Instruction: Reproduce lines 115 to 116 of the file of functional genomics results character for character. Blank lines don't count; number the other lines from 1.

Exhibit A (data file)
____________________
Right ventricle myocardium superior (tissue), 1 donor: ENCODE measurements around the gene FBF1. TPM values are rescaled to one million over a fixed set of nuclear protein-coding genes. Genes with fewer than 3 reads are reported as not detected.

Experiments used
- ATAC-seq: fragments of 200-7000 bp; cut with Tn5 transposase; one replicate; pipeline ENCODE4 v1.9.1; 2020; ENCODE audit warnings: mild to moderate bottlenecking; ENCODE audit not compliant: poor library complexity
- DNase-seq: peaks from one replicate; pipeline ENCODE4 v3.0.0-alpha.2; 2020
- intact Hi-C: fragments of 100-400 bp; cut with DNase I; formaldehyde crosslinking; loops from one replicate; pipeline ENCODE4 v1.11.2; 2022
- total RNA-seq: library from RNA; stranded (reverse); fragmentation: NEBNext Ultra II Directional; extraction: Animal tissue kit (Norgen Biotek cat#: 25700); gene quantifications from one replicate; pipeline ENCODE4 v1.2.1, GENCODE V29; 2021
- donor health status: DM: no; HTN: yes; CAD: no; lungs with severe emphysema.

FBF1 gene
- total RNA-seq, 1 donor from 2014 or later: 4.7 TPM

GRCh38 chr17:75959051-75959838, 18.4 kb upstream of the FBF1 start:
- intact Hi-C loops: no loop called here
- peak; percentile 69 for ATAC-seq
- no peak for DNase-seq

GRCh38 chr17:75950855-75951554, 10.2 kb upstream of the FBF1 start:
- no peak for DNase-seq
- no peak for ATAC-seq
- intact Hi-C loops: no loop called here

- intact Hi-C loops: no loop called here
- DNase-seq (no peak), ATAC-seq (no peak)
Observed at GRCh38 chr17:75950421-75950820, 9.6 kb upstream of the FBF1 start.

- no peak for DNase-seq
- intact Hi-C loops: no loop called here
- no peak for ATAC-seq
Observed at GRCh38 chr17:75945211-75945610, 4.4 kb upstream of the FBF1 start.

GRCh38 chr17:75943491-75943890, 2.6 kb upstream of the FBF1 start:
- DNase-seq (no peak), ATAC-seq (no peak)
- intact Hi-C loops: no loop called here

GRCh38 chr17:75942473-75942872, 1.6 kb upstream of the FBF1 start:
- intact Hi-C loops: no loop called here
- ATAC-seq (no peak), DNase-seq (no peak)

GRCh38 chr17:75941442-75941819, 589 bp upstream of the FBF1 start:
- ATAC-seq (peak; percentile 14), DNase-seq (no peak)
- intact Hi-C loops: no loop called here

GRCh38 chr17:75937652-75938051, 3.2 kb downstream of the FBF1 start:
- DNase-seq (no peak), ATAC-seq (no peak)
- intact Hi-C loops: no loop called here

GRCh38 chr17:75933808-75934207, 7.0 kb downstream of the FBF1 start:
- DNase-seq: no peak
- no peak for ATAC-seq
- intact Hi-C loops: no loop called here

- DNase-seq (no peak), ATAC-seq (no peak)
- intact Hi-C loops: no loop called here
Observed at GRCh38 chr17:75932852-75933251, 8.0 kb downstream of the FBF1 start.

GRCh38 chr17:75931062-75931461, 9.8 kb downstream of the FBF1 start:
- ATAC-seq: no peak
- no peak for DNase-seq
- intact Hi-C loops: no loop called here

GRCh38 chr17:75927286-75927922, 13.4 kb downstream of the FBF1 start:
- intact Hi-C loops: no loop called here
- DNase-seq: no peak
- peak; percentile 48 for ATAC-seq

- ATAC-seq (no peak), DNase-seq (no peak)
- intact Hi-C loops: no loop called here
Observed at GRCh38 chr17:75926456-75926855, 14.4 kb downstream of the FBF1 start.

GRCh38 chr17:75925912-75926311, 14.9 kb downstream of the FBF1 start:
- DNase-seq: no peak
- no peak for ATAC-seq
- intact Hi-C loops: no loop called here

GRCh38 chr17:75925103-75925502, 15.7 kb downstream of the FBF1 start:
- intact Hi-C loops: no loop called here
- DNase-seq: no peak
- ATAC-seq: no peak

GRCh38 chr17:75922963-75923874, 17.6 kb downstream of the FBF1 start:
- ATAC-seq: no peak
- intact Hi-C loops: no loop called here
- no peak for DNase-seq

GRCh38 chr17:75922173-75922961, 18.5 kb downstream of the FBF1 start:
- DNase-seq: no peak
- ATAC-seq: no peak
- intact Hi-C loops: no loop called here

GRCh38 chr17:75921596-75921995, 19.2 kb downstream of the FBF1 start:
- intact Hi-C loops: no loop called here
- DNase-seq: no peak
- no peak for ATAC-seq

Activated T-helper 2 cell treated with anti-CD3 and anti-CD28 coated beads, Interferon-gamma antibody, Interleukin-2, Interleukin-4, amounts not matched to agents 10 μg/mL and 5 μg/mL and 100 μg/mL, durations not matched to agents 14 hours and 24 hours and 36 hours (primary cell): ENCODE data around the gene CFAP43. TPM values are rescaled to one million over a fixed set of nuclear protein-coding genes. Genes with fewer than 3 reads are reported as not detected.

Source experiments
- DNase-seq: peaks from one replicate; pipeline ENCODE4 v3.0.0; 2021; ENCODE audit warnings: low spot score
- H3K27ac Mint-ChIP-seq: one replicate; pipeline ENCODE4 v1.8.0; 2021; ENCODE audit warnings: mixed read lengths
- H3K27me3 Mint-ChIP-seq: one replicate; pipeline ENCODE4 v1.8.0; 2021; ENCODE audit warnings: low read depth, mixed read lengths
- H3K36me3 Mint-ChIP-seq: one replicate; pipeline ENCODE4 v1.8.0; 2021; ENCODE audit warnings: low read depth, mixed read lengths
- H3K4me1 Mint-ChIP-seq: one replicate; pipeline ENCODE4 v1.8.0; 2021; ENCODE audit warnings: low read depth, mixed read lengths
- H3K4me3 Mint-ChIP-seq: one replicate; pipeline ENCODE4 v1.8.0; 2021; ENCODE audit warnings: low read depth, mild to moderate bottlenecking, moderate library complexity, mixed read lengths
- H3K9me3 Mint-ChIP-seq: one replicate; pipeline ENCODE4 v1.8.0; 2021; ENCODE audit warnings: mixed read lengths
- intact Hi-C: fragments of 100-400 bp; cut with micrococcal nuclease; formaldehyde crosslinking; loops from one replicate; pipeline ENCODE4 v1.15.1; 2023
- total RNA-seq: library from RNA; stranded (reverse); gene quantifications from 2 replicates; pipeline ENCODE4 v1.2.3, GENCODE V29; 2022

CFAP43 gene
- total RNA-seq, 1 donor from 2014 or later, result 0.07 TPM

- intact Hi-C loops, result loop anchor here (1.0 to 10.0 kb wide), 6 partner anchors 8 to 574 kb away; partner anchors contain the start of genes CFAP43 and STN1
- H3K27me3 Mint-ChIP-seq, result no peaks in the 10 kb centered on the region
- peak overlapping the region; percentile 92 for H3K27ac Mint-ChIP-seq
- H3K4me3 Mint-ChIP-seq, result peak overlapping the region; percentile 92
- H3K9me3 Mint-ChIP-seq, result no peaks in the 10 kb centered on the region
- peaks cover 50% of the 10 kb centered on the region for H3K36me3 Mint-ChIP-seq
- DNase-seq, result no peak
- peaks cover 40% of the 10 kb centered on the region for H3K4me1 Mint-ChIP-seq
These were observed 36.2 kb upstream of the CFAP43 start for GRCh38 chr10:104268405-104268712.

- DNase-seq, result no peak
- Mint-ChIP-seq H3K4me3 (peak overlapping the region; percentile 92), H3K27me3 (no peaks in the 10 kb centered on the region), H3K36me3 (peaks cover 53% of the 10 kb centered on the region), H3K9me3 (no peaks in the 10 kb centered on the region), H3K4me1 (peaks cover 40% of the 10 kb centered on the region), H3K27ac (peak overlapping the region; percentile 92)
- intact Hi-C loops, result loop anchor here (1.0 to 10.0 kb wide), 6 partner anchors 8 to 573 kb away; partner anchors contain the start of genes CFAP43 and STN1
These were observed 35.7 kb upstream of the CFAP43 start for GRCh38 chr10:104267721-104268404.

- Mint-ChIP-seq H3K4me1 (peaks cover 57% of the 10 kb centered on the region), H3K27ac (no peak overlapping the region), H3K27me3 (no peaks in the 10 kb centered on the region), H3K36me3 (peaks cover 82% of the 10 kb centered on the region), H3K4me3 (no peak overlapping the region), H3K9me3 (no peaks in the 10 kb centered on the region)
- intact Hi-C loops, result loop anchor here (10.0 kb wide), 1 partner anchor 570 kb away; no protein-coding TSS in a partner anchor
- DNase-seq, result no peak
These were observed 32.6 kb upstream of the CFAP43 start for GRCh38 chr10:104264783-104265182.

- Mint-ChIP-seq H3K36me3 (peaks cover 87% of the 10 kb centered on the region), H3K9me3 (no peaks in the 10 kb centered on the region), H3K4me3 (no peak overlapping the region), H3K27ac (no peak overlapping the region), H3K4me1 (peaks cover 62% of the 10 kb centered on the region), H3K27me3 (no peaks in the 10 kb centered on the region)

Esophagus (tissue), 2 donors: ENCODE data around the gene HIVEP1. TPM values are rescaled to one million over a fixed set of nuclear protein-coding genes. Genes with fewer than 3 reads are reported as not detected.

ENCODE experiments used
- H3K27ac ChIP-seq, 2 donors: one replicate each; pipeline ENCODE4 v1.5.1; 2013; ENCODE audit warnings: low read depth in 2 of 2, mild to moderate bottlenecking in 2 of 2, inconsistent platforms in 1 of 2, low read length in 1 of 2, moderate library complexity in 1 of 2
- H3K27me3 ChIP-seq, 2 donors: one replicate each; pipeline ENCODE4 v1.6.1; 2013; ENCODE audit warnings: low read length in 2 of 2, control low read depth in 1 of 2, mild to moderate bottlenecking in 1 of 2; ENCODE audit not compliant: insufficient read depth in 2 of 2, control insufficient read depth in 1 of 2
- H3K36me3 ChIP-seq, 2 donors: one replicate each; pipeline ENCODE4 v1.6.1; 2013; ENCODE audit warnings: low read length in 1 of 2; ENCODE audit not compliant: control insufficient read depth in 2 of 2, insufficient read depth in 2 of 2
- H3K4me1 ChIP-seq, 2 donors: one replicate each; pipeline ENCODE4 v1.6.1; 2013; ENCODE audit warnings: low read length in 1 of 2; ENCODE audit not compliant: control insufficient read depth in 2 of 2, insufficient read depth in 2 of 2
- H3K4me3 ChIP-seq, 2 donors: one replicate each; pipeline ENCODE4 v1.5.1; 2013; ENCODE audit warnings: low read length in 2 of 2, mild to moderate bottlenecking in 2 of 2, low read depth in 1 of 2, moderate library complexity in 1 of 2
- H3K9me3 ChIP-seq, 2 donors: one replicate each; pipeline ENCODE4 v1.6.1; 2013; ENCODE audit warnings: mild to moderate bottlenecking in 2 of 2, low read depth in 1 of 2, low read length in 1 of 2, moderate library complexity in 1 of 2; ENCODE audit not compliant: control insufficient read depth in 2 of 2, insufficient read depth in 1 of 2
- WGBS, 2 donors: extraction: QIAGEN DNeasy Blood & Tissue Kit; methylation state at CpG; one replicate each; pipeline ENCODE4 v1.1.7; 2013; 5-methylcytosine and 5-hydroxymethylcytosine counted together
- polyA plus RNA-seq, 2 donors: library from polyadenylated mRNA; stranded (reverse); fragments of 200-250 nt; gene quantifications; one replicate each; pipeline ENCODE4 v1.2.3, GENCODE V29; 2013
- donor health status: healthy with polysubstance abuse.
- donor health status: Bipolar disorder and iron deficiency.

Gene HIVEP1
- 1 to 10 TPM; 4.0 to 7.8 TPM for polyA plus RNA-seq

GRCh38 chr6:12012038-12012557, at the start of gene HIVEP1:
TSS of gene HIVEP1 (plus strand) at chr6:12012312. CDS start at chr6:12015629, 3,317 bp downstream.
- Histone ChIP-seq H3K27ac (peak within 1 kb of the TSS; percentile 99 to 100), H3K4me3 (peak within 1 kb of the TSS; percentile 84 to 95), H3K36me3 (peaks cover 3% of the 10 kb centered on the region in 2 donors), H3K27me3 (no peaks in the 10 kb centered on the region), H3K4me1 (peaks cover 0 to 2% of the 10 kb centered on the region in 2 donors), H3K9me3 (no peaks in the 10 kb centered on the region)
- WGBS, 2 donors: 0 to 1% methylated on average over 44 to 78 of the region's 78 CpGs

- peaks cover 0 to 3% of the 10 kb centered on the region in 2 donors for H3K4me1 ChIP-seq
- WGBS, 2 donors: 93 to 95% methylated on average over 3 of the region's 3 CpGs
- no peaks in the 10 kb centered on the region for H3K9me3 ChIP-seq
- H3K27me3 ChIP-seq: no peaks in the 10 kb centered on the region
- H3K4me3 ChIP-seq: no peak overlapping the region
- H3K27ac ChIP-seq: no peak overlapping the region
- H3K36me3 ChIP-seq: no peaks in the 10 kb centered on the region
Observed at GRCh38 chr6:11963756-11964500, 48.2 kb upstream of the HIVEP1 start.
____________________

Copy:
- polyA plus RNA-seq, 2 donors: library from polyadenylated mRNA; stranded (reverse); fragments of 200-250 nt; gene quantifications; one replicate each; pipeline ENCODE4 v1.2.3, GENCODE V29; 2013
- donor health status: healthy with polysubstance abuse.